Anne is achieving her goals

Anne is achieving her goals

March 25, 2021

“My name is Anne. I am an adult rider with one of the local RDA groups.

In October 2015 I fell while jumping my young horse and sustained a spinal cord injury which has left me a T4/5 paraplegic.

I have been a horse rider since the age of 12. Before my accident I was a competitive rider competing mainly in Eventing. When I left the Burwood Spinal Unit in February 2016 I was determined to ride again, but unsure if it was even possible.”

Anne W 2

Competing at Horse of the Year show on Belmont Astranomical (photo courtesy of Barbara Thompson photography)

“With my level of injury, I have no feeling or sensation below the chest. This means I ride by balance, holding on to a grip in front of the saddle. This makes riding difficult as any unusual movement – a trip or a spook – could cause me to fall. I also need specialised assistance to mount and dismount, which happens by using a specially designed ramp and a sliding board.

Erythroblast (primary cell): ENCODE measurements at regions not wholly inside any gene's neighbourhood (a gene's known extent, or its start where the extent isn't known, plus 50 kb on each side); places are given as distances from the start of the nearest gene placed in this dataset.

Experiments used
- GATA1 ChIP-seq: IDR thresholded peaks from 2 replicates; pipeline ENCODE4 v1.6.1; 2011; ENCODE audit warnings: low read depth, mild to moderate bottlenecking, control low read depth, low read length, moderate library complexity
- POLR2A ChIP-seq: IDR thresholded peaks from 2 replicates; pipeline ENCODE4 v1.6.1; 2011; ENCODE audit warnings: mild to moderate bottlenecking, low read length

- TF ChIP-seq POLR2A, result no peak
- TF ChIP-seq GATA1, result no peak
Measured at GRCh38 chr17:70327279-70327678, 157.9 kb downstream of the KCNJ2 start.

My first ride was a trial in October 2016, less than 12 months after my accident. This was to decide if the local RDA group had the facilities and experience to work with someone with my level of disability.

I will be forever grateful to the coaches and volunteers at my RDA who helped me at this first trial. As well as people from RDA, I was also grateful for help from Vicky, the national para coach, who came from Nelson to advise the RDA team.”

Anne continues, “Three years later I now ride independently – no longer needing my side walkers or leader, and I have just started trotting on my own.”

“The benefits of riding are both physical and psychological.

The physical benefits of improvements relate to balance, core strength, and reduced spasm.

Riding gives me confidence that I can still achieve my goals. I can still work with horses although differently from how it used to be. I get great satisfaction working with Booms, the little horse pictured here.”

Anne W 2

“A normal rider would use their legs to ask the horse to move forward but we have developed our communication so that I can give her a verbal command and reinforce with a series of taps on the shoulder, varying in number and intensity to give her different instructions.”

“I will always be grateful to my local RDA for allowing me to return to riding. I look forward to each session and making continued progress. I look forward even one day to riding in a dressage competition.”

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